Local search engine optimization (SEO) has become a vital part of being noticed online. Google strives to provide the most relevant information for a search query, creating an advantage for local businesses. When someone uses the keywords that describe your business and its location, it is essential that your company shows up on page one, preferably in the top 3 results.
One of the marketing techniques to achieve this is online citations or business directories. Having your basic business information such as name, address, and phone number out on as many sites as possible makes sense, right? This has come full circle.
Around 10 years ago, business citations were a great way to get noticed online and directory sites flourished. Soon after, though, there was a time period when it was almost a negative to be listed on directory sites. Then in 2014 a new update by Google revived local search.
Google realized that with the increase in mobile search, it made sense to provide as much local information about a business as possible, allowing users and local businesses a leg up in the idea of discovering what is nearby.
One of the keys for this revival has to do with the influence of local SEO and reviews. People care about what their friends and others are saying about a business, so reviews are a metric that are included in a search query for an online business. It appears that the more high rated comments your business gets, the better your chances of showing up in the 3-pack for local search.
In this article by searchenginewatch.com, they discuss the importance of reviews for local businesses.
The importance of user reviews for local SEO
Dec 15 | Graham Charlton
Reviews are a massive part of the web now, and an absolute essential for online retailers.
They’re also vital for local businesses, whether or not they sell online, thanks to their sheer prominence in local search results.
Just look at this mobile search for restaurants in Chicago. The best organic listings are taken by the restaurants with good reviews:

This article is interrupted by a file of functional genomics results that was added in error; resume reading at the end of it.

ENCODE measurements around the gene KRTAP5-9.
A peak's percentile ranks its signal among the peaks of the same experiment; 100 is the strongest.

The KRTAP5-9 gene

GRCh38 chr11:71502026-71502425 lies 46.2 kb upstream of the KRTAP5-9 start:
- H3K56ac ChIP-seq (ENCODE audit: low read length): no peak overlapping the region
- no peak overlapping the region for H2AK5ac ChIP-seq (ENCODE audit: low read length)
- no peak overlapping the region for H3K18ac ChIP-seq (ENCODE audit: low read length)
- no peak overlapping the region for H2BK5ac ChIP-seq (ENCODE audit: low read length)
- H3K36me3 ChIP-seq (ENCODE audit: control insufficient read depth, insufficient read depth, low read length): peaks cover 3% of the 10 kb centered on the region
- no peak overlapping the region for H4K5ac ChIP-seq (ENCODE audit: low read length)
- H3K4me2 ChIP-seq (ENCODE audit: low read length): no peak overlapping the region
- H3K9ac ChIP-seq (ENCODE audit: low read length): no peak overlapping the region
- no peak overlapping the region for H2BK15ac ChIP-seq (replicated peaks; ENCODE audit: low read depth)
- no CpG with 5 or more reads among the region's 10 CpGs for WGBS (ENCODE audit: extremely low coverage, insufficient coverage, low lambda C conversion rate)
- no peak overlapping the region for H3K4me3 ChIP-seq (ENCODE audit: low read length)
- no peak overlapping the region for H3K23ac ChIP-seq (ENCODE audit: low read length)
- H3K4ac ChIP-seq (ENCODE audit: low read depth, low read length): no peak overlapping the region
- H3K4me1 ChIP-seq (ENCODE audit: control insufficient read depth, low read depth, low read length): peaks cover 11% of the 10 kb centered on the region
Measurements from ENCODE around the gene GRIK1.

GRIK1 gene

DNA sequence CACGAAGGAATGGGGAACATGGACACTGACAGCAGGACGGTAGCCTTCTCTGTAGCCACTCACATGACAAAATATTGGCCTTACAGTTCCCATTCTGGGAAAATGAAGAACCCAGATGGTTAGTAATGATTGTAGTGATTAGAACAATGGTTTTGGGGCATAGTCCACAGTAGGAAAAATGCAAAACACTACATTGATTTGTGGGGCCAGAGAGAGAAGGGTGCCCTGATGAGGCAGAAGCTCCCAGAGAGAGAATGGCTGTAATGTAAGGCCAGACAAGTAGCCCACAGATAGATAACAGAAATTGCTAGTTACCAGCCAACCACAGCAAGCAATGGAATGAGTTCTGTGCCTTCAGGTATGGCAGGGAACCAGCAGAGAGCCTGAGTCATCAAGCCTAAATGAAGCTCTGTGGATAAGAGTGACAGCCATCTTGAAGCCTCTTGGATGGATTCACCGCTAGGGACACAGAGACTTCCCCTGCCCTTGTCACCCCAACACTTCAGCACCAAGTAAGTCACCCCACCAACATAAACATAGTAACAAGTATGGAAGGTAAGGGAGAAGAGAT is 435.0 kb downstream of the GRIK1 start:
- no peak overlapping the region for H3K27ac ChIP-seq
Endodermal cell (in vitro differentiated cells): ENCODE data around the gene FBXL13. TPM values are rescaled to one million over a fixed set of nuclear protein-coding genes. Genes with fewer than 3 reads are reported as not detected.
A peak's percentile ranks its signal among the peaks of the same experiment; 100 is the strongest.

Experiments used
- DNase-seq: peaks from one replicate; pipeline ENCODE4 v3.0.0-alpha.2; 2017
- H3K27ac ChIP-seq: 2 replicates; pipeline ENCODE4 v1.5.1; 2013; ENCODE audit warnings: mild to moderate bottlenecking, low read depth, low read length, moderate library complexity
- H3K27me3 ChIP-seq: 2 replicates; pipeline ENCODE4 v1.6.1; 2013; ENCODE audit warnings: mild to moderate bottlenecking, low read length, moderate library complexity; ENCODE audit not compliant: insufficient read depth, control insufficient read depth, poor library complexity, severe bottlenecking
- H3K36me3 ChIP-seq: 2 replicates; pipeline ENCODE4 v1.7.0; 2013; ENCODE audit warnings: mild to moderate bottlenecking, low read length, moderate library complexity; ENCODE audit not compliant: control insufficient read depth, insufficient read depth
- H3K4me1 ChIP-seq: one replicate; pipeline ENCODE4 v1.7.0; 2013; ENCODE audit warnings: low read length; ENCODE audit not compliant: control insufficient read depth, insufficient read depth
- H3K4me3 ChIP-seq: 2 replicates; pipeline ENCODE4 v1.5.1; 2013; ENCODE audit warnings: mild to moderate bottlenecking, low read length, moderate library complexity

After this the next organic listings are mainly from review sites – Yelp, TripAdvisor, Time Out, Zagat, and so on. Only a couple of actual restaurant sites make it onto the first SERP.
While not every local search is exactly like this, the trend is clear. Indeed, the Google My Business listings are so dominant that many users will not even look at the other organic results.
In summary, if you want a prominent position in the local SERPs, you need user reviews.
If you want to encourage clickthroughs, or physical visits, you need good reviews.
Why reviews work
In a nutshell, it’s the power of social proof. People need reassurance and confirmation that their actions are the right ones.
So, when people are thinking about buying a particular camera, seeing an average review rating of 4 stars, or reading positive reviews may provide the extra push they need.
For local searches, if you see a restaurant with an average score of 4.6 from 465 reviews, like the Girl & the Goat above, then it looks like a safe choice.
There are so many stats around reviews that I could pluck almost any number out to show how many read them before buying, how they are trusted more than other sources, and so on.
The bottom line is that they are used a lot and relied upon by many web users.
Read more here: http://ift.tt/1PU1raB
As you can see, the opinion of others is highly valued by consumers. It is fascinating to think about the way social media and the internet have opened up the lines of communication. Ten years ago, you would have had to trust what you have heard from family or friends, or maybe a TV advertisement, about a certain restaurant or shop to decide if you wanted to test it out.
Now you have the assessment of complete strangers to help make your choice. By having the opportunity to express your impression of the quality of a business, online users have come out of the woodwork to do so, at times abandoning any politeness or etiquette to tell it like it is. This created a need for companies to manage their online reputation. Word of mouth can go viral in a heartbeat, be it positive or negative.
The following graph demonstrates the increase in the use of reviews as a deciding factor. Studies such as this were part of the reason Google had to take the viewpoint of others serious as part of the local search results. These are the outcome from a 2014 survey by Bright Local.
You can see more results of their online review survey here: http://ift.tt/1PU1raC
So the question of the day might be “how do I to engage people in order to get reviews?” My first answer would be to not fabricate reviews because this very well could backfire on you. By providing the best possible customer experience, you will then have the opportunity to request a positive review.
Take advantage of a customer who is at your store by providing them a way to give a review either on paper on online. You can use social media platforms to request reviews or do an email campaign to get the opinion of others. Just be sure to manage any negative reviews as quickly as possible, which could make a lifelong customer out of that person and others who witness the way an altercation is handled.